In West Virginia, social studies education begins in kindergarten and continues through 12th grade. In the first grade, it’s community-focused; by the third grade, geography skills are incorporated and map skills are introduced. From fourth to sixth grade, the focus becomes U.S. history, from Native Americans up to the present era.
In the eighth grade, West Virginia history is introduced, and, along with it, the Golden Horseshoe program — an annual state history exam that began in the 1930s. This concludes with those earning the top scores in each county receiving the Golden Horseshoe award.
According to Joey Wiseman, the West Virginia Department of Education’s executive director of middle and secondary learning, that distinction is such an honor that you still see it mentioned in state resident obituaries.
Wiseman lauds the state’s history focus, which includes an annual History Bowl, where teams compete from around West Virginia, and a summer history camp for seventh-grade students who are about to move fully into their West Virginia studies in eighth grade.
“We really make it a true experience for eighth-graders,” said Wiseman, who describes the state as a “melting pot” from its inception, with a rainbow of cultures from around the world settling in pockets across the state.
“For so many years, we didn’t have good transportation. People were isolated in the mountains,” he said of West Virginia’s tough terrain, which precluded easy travel. “People were very rooted in the communities.”
That tradition can still be felt — a tradition of independence but also connectedness that continues today, he said.
“We’re very much bound by our roots and where we came from and the hard work people from this state had to do to make this mountain region livable.”
Wiseman said state social studies teachers work to keep the history curriculum fresh and updated. They even assisted in the renovations of the state museum at the Culture Center in Charleston. Teachers also write the questions for the Golden Horseshoe test itself.
State standards in social studies are reviewed every six years to ensure they keep up with current events. The state, which does not test each year in social studies, also requires a civics course in high school, which ties into what Wiseman believes are the overarching values that make the state unique.
“West Virginia is very much rooted in community and country. It’s a very patriotic group of citizens who base their beliefs on the love of their country and the Constitution. We’ve been very grounded in that,” he said. “Social studies education has had a major impact on producing civic-minded citizens who are productive members of their community.”
Hatfield says he hopes future teaching in history will be more rigorous to encourage student focus and critical thinking skills. Many students, he believes, have not been taught how to effectively complete independent research. Once they arrive at college, they are often under-prepared.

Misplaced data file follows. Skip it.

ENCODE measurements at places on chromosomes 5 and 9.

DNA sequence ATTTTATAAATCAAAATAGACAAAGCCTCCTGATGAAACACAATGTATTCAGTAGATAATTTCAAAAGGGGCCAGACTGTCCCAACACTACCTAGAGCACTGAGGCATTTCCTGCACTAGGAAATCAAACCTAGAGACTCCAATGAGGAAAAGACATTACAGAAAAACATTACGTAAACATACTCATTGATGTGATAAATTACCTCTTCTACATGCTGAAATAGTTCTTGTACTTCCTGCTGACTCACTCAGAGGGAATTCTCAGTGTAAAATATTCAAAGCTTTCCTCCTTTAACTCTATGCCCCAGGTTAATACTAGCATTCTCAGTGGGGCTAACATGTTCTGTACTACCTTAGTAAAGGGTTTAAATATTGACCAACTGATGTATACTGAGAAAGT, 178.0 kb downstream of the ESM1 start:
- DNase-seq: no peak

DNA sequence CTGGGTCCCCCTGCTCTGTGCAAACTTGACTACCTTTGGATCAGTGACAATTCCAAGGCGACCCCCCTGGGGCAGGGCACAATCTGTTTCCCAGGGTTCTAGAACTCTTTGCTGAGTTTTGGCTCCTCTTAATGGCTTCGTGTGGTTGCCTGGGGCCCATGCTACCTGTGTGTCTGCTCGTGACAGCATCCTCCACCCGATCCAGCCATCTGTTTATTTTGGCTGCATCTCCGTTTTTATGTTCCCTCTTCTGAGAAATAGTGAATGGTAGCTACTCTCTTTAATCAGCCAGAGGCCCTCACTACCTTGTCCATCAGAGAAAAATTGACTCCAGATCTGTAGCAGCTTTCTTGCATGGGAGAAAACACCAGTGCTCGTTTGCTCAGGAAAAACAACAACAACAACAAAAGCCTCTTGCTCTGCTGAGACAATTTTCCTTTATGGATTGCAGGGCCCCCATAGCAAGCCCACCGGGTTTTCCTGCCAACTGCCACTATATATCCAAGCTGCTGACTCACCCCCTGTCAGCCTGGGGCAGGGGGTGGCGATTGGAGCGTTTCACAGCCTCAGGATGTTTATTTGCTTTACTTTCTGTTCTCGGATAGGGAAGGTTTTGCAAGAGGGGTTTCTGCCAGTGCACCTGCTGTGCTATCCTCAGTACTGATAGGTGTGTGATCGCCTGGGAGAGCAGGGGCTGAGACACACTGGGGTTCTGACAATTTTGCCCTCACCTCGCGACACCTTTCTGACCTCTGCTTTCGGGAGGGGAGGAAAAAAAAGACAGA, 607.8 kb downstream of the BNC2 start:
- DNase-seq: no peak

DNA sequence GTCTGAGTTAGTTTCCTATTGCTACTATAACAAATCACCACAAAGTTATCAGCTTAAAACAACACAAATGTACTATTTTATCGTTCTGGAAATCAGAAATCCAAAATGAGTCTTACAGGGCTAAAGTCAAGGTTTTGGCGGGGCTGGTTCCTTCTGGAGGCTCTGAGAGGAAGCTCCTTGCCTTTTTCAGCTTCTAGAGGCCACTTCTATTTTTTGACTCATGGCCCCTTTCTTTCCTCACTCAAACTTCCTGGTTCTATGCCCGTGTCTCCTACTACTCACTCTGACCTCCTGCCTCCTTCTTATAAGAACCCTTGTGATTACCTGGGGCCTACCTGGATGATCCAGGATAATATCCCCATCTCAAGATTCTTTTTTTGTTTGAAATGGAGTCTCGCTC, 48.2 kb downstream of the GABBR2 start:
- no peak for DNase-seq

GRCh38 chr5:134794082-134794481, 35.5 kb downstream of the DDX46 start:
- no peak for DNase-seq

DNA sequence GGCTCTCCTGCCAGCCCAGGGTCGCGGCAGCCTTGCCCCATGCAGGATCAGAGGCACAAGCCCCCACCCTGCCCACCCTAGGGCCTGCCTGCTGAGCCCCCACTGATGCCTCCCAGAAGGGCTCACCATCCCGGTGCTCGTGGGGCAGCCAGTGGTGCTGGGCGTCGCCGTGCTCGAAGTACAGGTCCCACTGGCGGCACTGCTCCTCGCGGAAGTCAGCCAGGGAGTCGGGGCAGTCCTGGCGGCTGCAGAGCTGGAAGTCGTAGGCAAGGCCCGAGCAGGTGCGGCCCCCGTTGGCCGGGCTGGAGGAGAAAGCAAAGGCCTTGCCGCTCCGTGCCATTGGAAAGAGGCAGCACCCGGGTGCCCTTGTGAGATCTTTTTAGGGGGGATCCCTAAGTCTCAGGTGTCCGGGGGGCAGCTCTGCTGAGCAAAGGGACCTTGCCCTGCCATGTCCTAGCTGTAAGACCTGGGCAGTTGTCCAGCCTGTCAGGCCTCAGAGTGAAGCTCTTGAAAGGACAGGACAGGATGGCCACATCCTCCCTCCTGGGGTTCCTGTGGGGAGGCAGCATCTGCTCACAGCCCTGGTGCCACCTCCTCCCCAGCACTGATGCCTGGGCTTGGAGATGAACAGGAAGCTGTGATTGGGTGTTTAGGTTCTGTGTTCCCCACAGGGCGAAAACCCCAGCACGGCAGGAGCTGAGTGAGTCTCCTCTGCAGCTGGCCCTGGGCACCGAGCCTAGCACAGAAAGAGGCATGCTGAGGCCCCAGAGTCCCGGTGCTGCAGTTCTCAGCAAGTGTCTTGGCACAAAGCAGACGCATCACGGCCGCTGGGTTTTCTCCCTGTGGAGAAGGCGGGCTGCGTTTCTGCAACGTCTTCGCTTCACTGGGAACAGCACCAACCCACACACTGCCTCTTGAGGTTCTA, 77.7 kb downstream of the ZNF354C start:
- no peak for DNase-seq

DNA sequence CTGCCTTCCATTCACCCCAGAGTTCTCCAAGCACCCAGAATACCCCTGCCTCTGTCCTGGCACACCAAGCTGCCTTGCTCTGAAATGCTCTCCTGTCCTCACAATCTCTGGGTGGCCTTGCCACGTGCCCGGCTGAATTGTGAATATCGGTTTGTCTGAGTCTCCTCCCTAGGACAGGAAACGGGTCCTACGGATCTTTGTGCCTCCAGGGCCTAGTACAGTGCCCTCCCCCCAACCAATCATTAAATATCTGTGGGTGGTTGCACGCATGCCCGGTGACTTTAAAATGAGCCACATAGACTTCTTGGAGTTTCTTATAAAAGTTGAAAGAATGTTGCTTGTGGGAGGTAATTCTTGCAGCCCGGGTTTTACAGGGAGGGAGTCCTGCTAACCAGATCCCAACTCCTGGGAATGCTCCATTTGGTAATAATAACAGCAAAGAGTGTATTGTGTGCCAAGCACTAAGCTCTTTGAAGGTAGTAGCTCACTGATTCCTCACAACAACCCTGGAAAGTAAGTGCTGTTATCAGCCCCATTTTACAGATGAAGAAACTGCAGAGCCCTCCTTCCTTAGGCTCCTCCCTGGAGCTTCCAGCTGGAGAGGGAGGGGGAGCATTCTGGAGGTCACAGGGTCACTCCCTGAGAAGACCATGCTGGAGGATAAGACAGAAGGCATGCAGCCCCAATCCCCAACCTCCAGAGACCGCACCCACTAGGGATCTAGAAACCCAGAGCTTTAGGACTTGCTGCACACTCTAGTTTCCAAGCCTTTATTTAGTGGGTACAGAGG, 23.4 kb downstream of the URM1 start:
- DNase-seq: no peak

“The core problem is not that history isn’t taught, but that it isn’t valued in the country the way it once was. I think that’s the real issue,” Hatfield said. “There is not an immediate gratification or reward. The pursuit of history is a depth subject, and it requires patience, time, lots of research and critical thinking. Those skills apply in all phases of life.”
Runion says he’s doing his part to ensure his students know that history matters. When he was completing his teaching degree at Marshall and beginning to teach social studies, he was often asked if he had coaching skills. He did not. As a backup, he added Spanish to his degree program as a way to get his foot into the door. But history, he always knew, was in his heart.
In his classroom, he is passionate in his delivery. He tries to tie big issues back to local things in students’ lives, to make them more real. He works hard with quizzes, and he coaches students who want to compete on the state exam.
History is full of details, names, dates and places. Runion still requires students to learn the names of the state’s counties, mindful that some may have never journeyed far from home. He knows that they might one day want to understand what is out there, in the bigger dreams they dream. He wants to guide them to paying closer attention to what is going on in the world and making a connection greater than their life experiences now.
History education, he believes, is the gateway to broader understanding.
“Today, we can Google anything,” he said, “but it’s not even close to the same thing when you hear someone explain to you what it was like to live through the Vietnam War, for example.”
By being passionate and sharing experiences, teachers can make history come alive. “If we stop that, I think we’re short-changing future generations of adults.”
He adds, “If you don’t know your history, you’re bound to repeat the mistakes.”